The ordination of women

Joe Fitzpatrick

This article considers the theological case that can be made in support of women priests. Radical change is needed if we are to dismantle the culture of clericalism which has fostered the scandal of abuse and the consequent cover-up. As Pope Francis has frequently urged, responsible lay women and men need to be involved in the governance of our Church. And, as some retired bishops have discerned, the admission of married men and of women to the priesthood would be two decisive steps towards that goal. Joe Fitzpatrick is a former priest of the Diocese of Motherwell.

In the letter columns of The Tablet in June and July 2018, three retired bishops – Bishops Crowley, Hollis and McMahon – called for a debate on the subjects of married priests and women priests. In The Tablet for 7 July another letter writer, John Picton, suggested that the arguments put forward in support of women priests ‘do not add up to much’, claiming that they are ‘based upon largely secular Western European notions of gender equality’; he went on to add that all we know from the New Testament ‘is that the twelve apostles were men, and the deacons they appointed were also men; also that in St Paul’s references to the leaders of the Christian communities, they too are men.’ In this article I wish to take up the challenge posed by the three retired bishops on the subject of women’s ordination, and to contest the claims made by John Picton.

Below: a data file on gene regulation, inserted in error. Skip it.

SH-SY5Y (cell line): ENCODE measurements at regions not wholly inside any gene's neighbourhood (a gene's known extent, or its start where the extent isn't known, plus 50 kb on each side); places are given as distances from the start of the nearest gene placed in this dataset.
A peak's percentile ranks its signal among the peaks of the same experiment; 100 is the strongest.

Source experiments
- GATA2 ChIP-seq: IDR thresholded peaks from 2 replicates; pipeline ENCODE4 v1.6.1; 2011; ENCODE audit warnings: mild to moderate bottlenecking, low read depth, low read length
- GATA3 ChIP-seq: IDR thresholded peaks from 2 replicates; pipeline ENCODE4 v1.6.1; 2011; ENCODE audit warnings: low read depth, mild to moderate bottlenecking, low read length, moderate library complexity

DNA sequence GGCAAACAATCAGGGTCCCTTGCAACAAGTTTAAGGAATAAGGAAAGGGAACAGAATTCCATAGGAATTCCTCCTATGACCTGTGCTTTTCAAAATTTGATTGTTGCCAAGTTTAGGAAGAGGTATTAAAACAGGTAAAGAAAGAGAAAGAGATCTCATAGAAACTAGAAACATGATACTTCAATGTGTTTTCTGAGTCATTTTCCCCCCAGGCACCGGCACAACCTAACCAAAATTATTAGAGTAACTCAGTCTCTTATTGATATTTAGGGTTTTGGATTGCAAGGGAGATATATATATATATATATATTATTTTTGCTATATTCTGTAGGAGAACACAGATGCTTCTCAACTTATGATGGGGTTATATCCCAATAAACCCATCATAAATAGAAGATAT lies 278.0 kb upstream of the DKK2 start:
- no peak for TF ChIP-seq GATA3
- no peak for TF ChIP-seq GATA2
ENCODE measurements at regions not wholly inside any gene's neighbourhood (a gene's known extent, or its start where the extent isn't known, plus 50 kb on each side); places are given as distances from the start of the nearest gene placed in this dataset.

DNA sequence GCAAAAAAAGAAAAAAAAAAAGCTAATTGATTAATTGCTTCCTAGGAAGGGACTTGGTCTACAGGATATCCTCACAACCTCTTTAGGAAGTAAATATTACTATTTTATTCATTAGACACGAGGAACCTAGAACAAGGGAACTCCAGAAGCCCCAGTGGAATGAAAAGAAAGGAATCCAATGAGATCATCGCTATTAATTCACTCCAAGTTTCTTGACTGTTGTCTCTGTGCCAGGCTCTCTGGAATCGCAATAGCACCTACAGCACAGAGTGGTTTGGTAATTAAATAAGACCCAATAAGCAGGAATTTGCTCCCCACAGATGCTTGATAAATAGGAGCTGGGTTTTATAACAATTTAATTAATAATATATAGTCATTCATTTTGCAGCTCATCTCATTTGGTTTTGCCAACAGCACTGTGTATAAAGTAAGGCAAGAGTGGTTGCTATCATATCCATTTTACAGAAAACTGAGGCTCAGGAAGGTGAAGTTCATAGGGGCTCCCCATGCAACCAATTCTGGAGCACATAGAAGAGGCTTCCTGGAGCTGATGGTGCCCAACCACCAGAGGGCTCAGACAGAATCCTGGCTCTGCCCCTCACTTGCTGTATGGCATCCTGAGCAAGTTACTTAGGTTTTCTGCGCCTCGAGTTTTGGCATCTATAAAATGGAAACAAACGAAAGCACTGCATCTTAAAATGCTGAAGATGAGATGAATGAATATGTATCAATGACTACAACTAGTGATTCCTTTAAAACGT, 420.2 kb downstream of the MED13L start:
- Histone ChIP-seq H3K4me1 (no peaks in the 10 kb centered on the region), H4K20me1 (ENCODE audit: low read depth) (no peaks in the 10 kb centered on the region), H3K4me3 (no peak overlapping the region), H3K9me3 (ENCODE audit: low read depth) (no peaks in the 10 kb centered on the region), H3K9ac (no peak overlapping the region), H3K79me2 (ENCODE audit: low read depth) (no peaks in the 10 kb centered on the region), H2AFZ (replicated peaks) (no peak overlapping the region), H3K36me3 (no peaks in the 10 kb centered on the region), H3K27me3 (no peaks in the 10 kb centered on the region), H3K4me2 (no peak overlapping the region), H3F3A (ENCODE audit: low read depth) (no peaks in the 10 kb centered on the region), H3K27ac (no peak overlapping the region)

First, Picton’s claim that the leaders of the Christian communities referred to by Paul were all men is simply untrue. In the opening verses of chapter 16 of Paul’s Epistle to the Romans, we read: ‘I commend our sister Phoebe to you; she has been a ‘deacon (diakonon) of the church at Cenchrae’ and ‘a good friend to many, myself included’. Following this reference to Phoebe, Paul continues: ‘My greetings to Prisca and Aquila, who have worked at my side in the service of Christ Jesus’, going on to add that he has good reason to be grateful to them, as indeed do ‘all the churches of the Gentiles’ (Rom. 16.4). These Pauline commendations refer to the leadership shown by these three Christian women. What is more, in his reference to Prisca and Aquila Paul adds, ‘My greetings also to the congregation that meets at their house’, a statement that strongly suggests that Prisca and Aquila presided at the eucharistic celebrations held at their house since, according to Schillebeeckx, the practice of the early Church was for the owners to preside at the eucharistic services held in their homes.1

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